There is less luck in TS, but the die rolls tend to be isolated and stand out a bit more. Even though the result of the die roll is often less consequential than that of die rolls in LAB, the rolls stand out and seem like a bigger deal.



Quote:
Edit - WHOAH, wait, hang on, did you say played in 90 minutes? That certainly changes things a bit in the comparisons for me, I can tolerate more luck in 90 minutes than I can in 3 or 4 hours...please confirm!


Yes, with card familiarity, our one deck games run about 90 minutes to 120 minutes (at max, though our games have been much closer to the 90-100 minute range). However, that is with one deck being played. Playing this way does increase the "luck factor" of the game somewhat because you are not going through the deck multiple times (where, in theory, strong cards that were in your opponent's hand the first round, have a chance to end in your hand this shuffle).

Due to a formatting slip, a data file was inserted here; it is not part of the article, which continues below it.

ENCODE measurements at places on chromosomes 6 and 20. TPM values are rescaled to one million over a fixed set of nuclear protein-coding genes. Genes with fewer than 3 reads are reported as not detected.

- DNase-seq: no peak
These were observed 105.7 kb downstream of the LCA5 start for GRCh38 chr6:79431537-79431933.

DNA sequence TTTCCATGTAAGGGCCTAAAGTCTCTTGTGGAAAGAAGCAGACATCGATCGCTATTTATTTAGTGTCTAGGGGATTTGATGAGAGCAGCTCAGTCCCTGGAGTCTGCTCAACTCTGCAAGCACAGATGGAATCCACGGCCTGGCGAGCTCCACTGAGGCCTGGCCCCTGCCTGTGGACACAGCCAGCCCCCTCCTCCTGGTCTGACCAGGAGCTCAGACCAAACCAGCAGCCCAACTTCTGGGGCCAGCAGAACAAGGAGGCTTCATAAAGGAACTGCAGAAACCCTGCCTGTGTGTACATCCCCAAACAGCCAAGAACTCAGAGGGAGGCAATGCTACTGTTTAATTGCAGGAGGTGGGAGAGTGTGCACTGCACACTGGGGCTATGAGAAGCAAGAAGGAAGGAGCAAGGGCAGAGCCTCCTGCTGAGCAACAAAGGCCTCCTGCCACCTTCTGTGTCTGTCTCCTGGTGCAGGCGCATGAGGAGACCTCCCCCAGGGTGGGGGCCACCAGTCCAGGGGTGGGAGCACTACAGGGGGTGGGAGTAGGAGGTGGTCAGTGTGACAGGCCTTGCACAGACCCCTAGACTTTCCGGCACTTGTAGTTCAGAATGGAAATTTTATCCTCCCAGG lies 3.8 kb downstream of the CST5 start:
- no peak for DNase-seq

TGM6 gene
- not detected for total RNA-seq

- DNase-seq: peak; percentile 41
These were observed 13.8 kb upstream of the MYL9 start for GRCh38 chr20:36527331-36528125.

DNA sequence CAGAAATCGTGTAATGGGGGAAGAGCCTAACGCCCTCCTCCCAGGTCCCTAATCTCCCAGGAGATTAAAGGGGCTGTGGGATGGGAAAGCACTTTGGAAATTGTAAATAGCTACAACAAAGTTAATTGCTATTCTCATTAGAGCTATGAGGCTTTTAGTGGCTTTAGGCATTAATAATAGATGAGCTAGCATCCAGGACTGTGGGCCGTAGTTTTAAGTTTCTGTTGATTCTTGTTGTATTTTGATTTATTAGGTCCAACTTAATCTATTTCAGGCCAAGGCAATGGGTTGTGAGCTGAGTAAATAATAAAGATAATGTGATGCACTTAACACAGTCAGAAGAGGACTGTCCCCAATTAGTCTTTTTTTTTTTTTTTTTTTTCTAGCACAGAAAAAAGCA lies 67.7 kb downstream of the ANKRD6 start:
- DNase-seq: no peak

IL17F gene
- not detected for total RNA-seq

The game says that one Deck is the "standard play", and that two decks is "tournament final" and three decks is for "campaign play". After our first couple of teaching and learning games, we went to a 2 deck game, which adds roughly another 60 minutes to the game if no one hits an earlier win condition. So a two deck game for us runs about 150 minutes.

However, we also have ended more of our games by one side reaching an auto-win, so we haven't always made it to the end deck. This may just be from our inexperience with strategies and decks (or possibly die-roll luck factor). My thoughts is that more of our games will carry to the end of the second deck after we've played another half-dozen games or so.



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Sidenote 2 - For those that what a carddriven game with NO dice, see "The Eagle and the Star". Only played about a half a game but LOVED it!


Noted and wishlisted.